Having access to a reset button on a cluttered battlefield is a dynamic option control is always yearning to have. For years, Wrath of God played that role, but as more noncreature permanents got involved, the control answers had to evolve. Ugin is the evolution of that sweeper, always giving control players an escape in a normally inescapable situation. In control decks across the spectrum, Ugin will see more play in Historic.

3. Elspeth Conquers Death

This is an inevitable inclusion for Azorius Control. Outside of decks that use Lurrus of the Dream-Den, Elspeth Conquers Death should be a control staple in all decks that maximize its effects.

If there are no targets for it to return, its omission makes sense. Exiling a problematic permanent for five mana and then making the opponent’s non-creature spells cost a bit more is not worth it. Elspeth Conquers Death shines when those two occur, and then a Teferi, Hero of Dominaria crawls out of the graveyard with an extra loyalty counter.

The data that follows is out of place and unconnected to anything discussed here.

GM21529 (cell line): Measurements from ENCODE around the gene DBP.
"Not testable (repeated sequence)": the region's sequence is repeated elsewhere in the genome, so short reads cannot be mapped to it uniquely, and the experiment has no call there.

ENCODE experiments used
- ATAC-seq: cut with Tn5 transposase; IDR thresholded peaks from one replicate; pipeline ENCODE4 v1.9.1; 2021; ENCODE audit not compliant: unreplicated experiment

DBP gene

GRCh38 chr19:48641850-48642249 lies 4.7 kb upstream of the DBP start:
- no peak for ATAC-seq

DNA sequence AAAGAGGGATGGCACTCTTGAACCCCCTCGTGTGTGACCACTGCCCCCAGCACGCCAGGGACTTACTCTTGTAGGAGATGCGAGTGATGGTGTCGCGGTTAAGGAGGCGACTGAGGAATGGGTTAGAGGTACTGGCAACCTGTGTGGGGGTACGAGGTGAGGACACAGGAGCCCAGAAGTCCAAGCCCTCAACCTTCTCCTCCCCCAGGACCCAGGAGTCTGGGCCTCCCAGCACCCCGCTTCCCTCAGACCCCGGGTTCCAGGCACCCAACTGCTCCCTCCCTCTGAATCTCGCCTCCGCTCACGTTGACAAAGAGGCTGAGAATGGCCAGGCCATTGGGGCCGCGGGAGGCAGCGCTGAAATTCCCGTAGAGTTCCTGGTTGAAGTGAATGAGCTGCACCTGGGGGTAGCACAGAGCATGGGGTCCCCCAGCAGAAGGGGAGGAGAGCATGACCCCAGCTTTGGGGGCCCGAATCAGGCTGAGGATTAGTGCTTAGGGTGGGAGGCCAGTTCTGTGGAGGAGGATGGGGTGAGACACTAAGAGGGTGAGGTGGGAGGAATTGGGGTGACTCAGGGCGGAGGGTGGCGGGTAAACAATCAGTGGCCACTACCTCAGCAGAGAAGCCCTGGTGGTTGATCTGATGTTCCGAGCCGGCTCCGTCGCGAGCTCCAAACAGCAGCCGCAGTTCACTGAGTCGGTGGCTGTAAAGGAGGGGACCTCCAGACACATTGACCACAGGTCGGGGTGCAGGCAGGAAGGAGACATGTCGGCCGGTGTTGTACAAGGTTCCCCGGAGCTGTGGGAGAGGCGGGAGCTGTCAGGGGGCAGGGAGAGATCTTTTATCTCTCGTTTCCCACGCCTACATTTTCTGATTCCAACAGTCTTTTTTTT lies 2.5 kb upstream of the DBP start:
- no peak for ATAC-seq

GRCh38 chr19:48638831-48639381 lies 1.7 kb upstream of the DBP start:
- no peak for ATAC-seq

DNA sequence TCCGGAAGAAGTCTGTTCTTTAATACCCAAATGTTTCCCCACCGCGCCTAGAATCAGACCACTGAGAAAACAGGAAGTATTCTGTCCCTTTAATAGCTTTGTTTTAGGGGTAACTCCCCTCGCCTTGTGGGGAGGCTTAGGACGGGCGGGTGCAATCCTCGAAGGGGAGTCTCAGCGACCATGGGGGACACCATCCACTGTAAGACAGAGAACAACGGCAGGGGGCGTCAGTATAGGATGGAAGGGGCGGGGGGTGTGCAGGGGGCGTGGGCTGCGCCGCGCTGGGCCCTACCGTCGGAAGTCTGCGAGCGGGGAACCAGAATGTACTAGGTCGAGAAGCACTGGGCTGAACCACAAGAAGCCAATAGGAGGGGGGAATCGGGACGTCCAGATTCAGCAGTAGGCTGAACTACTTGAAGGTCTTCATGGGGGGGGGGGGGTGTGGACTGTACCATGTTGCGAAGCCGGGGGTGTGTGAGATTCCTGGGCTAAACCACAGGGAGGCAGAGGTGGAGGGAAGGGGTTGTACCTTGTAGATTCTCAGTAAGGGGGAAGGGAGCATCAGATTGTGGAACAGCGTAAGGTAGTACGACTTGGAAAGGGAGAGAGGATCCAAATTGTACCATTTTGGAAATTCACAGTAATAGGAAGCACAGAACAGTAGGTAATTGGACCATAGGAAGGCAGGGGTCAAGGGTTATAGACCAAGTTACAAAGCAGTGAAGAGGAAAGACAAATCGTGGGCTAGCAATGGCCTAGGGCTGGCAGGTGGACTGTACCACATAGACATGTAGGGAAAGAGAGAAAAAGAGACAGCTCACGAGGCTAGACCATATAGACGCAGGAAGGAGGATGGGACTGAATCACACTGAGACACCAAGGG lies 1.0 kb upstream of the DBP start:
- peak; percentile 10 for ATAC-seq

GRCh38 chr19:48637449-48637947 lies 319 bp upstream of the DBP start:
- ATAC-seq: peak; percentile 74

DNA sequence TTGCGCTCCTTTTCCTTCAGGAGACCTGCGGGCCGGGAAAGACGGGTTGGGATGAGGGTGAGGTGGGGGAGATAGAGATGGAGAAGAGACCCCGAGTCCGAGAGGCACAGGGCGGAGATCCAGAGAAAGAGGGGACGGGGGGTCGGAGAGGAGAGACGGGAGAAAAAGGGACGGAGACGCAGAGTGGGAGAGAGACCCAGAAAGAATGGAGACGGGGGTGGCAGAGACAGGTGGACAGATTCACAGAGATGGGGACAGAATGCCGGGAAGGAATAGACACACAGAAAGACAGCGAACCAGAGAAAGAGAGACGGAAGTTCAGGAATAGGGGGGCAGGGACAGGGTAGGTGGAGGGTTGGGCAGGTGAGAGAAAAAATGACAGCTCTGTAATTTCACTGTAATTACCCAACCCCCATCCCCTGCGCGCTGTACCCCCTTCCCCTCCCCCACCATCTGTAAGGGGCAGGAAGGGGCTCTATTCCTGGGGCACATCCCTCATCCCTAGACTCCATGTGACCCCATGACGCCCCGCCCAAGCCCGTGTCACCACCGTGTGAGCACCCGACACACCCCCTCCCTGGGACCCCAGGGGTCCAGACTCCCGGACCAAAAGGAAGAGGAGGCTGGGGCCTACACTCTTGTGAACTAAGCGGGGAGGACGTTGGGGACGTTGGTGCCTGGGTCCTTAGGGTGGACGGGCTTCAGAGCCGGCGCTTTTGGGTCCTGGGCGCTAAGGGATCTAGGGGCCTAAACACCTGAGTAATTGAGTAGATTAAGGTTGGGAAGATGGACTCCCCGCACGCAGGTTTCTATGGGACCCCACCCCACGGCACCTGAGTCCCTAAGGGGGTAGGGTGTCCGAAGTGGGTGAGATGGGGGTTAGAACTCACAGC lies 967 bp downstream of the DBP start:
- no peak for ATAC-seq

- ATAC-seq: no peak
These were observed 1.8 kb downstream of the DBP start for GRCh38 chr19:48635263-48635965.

Every Azorius Control deck I play, reactive or proactive, has a few of these in the 75. It’s easily the most powerful all-in-one spell for a control deck, regardless of what threat it exiles on the opponent’s side. Getting back fallen planeswalkers in any build of Azorius Control is an absurdly powerful ending to an already strong card, making it a no-brainer for control players. This was in close contention for the top spot, but the final two cards narrowly squeaked out a victory.

2. Modal Double-Faced Cards (Modal DFCs)

I must drag the soapbox from Standard to Historic for this one. Modal DFCs should be included in every deck, in every format, if they can be effectively used. Not only can these two modal DFCs be utilized in Historic control decks, but they also avoid the mana competition that fetchlands would create if they were legal. There are still some mana complications, due to the required basic land count and the strength of the Castles, but there is room for a couple of these in every control deck out there.